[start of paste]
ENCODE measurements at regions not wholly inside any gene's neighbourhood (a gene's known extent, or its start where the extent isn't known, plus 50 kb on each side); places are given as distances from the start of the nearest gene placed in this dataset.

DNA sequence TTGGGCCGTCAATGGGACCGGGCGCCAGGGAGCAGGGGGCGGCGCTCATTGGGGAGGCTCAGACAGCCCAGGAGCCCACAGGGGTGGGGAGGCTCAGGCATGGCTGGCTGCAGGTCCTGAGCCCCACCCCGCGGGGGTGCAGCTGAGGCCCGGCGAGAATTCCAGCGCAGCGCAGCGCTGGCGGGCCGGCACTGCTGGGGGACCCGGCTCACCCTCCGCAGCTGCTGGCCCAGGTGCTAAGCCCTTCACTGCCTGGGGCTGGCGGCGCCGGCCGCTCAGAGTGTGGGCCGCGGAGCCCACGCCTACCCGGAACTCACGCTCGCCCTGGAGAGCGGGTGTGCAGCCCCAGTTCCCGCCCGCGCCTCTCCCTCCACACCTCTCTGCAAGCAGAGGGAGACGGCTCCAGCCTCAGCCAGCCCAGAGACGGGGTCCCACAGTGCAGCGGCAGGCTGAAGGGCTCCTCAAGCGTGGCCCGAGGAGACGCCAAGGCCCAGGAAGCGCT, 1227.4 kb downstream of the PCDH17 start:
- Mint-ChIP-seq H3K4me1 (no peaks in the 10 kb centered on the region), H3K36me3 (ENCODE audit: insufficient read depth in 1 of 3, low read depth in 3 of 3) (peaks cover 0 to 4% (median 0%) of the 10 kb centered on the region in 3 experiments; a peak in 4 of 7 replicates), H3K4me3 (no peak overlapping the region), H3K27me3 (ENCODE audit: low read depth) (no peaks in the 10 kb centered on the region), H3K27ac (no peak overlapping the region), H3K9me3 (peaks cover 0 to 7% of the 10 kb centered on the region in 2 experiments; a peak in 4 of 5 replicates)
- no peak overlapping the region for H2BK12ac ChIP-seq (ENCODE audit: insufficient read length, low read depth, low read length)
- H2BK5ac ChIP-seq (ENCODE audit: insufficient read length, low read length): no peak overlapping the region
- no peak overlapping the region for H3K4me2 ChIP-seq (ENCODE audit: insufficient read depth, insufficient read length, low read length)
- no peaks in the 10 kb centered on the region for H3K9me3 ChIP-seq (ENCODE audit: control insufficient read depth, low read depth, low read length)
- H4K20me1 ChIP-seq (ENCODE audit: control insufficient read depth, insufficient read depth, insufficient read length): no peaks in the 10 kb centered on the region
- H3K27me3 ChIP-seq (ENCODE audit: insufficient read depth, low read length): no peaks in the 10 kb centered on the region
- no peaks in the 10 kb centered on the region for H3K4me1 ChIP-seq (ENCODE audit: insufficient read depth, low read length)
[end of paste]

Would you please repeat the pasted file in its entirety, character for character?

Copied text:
ENCODE measurements at regions not wholly inside any gene's neighbourhood (a gene's known extent, or its start where the extent isn't known, plus 50 kb on each side); places are given as distances from the start of the nearest gene placed in this dataset.

DNA sequence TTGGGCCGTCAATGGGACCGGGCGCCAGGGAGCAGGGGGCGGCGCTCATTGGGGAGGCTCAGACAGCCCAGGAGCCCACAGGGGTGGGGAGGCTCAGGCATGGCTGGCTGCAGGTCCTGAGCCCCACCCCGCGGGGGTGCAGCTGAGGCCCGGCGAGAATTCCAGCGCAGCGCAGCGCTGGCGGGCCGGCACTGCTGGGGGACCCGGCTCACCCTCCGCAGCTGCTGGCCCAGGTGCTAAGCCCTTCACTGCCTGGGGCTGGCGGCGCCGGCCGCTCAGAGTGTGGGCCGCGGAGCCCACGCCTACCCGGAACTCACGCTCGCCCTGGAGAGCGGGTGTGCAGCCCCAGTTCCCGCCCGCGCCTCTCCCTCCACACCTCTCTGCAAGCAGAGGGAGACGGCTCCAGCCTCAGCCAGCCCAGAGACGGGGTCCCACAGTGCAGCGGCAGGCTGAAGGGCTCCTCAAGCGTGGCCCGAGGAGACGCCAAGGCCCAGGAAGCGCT, 1227.4 kb downstream of the PCDH17 start:
- Mint-ChIP-seq H3K4me1 (no peaks in the 10 kb centered on the region), H3K36me3 (ENCODE audit: insufficient read depth in 1 of 3, low read depth in 3 of 3) (peaks cover 0 to 4% (median 0%) of the 10 kb centered on the region in 3 experiments; a peak in 4 of 7 replicates), H3K4me3 (no peak overlapping the region), H3K27me3 (ENCODE audit: low read depth) (no peaks in the 10 kb centered on the region), H3K27ac (no peak overlapping the region), H3K9me3 (peaks cover 0 to 7% of the 10 kb centered on the region in 2 experiments; a peak in 4 of 5 replicates)
- no peak overlapping the region for H2BK12ac ChIP-seq (ENCODE audit: insufficient read length, low read depth, low read length)
- H2BK5ac ChIP-seq (ENCODE audit: insufficient read length, low read length): no peak overlapping the region
- no peak overlapping the region for H3K4me2 ChIP-seq (ENCODE audit: insufficient read depth, insufficient read length, low read length)
- no peaks in the 10 kb centered on the region for H3K9me3 ChIP-seq (ENCODE audit: control insufficient read depth, low read depth, low read length)
- H4K20me1 ChIP-seq (ENCODE audit: control insufficient read depth, insufficient read depth, insufficient read length): no peaks in the 10 kb centered on the region
- H3K27me3 ChIP-seq (ENCODE audit: insufficient read depth, low read length): no peaks in the 10 kb centered on the region
- no peaks in the 10 kb centered on the region for H3K4me1 ChIP-seq (ENCODE audit: insufficient read depth, low read length)